Gangotri - An amazing drive
Don't forget to look around and enjoy the journey!
The Uttarkashi Gangotri Highway is truly one of the most scenic drives in the country. There is something to stop you at almost every turn. This is one route which possibly doesn’t get as much attention as Leh Manali, but in terms of scenic beauty, it’s no less!
The idea of standing in serpentine queues, pushing each other, just to get a glimpse of the Almighty doesn’t really appeal to me, and I actively try to plan visits to such popular places when the rush is low. This trip was no different. Visiting in off season not just gives you ample time to not soak in the beauty of the place but also provides some solitude to introspect.
To be honest, the motivation for this trip was something else, not the Dham yatra per say but when you are already this close, how can you miss visiting it?
From Delhi, Gangotri is roughly 500 kms away. NH-33 connects Haridwar and Gangotri. While it is possible to drive down in a day, I would highly recommend breaking the journey midway, or at Uttarkashi. We did the same, and in hindsight, it was a good decision which saved us and the trip!
D1: Delhi to Uttarkashi
This is a mundane route passing through the towns, or rather bottlenecks of Roorkee, Haridwar, Hrishikesh. There are quite a few detours one can take, to bypass the ever congested and boring NH-334. We took one close to the town of Roorkie to stop and admin a British-era aqueduct. More details and visuals are in the video below.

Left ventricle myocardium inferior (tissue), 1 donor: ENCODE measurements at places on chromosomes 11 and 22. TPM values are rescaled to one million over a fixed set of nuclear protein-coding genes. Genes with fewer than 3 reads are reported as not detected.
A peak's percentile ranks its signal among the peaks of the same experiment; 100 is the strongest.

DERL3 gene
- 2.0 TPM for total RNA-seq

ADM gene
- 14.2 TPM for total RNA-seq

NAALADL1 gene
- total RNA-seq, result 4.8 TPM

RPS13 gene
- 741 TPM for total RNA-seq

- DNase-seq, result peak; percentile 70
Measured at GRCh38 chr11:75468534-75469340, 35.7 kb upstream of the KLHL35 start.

Day 2: Uttarkashi to Gangotri
From Uttarkashi, Gangotri is 100 kms or so, but takes a good part of the day. We took 6 hours to cover the distance. One of the reasons being – the surroundings are so damn beautiful! You will feel like stopping every few mins. This is where our break earlier proved useful. It provided us the opportunity to take this leg of the journey slow, and fully enjoy what was before us.
Locals told us a portion of the highway (to Gangotri) was washed away and no vehicles had arrived from Gangotri since yesterday evening. Since the highway was blocked and we didn’t have much else to do, we had a leisurely breakfast! Lol!
Soon we got some good news about vehicles arriving from Gangotri – the highway was open! Our plan was still on! We left Uttarkashi around 11 AM. Filled up the tank just after the town. No petrol pumps beyond this point.
The administration appeared to be on its toes this time. Workers could be seen everywhere trying to keep the Gangotri highway open even in these adverse conditions. Maybe, they don’t want a repeat of 2013.
Once we crossed Bhatwari, signals disappeared from our phones. In the modern world, that’s true peace! The happiness was short lived as we realised the phones would spring back to life in Gangotri. We had only about 60 more kms to cover and had ample time. That meant – more breaks!
On one of our breaks, we stopped near a tea stall which appeared to be in the middle of nowhere. No villages around or anything. They didn’t even have electricity. The family has been living here since past many years. They have a small shack just adjacent to this tea shop. Thinking about the night at this place gave me goosebumps.
The Uttarkashi Gangotri Highway is truly one of the most scenic drives in the country. There is something to stop you at almost every turn. And we happily obliged most of the time!
A bridge near Bhaironghati, is (or was) apparently, Asia’s highest bridge! One walk on it, and I am not doubting the claim! The photos might not give you the true idea of it’s height, but trust me, it *is* high, I mean H-I-G-H.